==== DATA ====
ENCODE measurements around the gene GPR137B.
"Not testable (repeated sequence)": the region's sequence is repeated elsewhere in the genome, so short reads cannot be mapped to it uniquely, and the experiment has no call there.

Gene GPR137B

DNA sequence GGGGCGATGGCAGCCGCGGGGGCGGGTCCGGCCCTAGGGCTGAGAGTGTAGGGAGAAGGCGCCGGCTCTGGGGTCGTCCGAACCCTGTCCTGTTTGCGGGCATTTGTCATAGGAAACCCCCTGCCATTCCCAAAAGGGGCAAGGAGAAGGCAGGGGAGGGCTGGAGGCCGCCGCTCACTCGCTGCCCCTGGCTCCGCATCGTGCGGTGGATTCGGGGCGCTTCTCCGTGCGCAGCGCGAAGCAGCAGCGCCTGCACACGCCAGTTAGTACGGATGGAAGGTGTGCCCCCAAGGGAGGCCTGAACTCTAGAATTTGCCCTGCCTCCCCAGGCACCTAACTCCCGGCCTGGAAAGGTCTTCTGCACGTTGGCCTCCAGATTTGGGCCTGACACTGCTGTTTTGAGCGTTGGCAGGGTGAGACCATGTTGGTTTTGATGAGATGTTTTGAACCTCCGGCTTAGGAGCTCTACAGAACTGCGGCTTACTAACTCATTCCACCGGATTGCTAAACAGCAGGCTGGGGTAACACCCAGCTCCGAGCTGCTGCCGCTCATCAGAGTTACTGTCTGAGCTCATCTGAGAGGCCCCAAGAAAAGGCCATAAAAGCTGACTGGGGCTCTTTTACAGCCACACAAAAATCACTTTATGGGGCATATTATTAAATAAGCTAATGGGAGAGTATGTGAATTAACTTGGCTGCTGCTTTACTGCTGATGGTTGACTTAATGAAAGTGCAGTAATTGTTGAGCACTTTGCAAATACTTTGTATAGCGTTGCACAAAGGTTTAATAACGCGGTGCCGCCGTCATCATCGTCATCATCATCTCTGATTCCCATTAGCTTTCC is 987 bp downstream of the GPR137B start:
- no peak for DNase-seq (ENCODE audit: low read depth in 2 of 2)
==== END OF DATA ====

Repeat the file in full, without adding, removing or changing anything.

ENCODE measurements around the gene GPR137B.
"Not testable (repeated sequence)": the region's sequence is repeated elsewhere in the genome, so short reads cannot be mapped to it uniquely, and the experiment has no call there.

Gene GPR137B

DNA sequence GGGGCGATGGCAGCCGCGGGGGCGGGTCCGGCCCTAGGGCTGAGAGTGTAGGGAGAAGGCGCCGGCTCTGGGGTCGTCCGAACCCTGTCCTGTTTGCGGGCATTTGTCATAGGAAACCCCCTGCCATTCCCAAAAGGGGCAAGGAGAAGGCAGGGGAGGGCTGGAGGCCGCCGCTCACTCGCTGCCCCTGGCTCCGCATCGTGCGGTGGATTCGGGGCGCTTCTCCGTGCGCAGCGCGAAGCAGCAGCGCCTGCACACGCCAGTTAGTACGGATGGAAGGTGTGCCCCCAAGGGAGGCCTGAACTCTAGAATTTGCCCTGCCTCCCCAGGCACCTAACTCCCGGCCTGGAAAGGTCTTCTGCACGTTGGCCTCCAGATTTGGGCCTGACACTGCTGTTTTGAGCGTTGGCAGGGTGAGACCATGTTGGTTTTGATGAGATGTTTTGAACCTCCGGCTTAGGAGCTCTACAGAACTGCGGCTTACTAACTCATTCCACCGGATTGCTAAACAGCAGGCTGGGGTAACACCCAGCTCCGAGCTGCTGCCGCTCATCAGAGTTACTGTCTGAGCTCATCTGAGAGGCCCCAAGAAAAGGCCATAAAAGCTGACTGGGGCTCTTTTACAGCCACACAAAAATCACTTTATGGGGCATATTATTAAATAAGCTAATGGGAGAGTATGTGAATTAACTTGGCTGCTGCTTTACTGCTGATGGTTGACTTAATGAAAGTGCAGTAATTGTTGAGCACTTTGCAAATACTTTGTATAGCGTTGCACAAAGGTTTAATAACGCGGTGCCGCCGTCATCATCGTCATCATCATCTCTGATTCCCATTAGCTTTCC is 987 bp downstream of the GPR137B start:
- no peak for DNase-seq (ENCODE audit: low read depth in 2 of 2)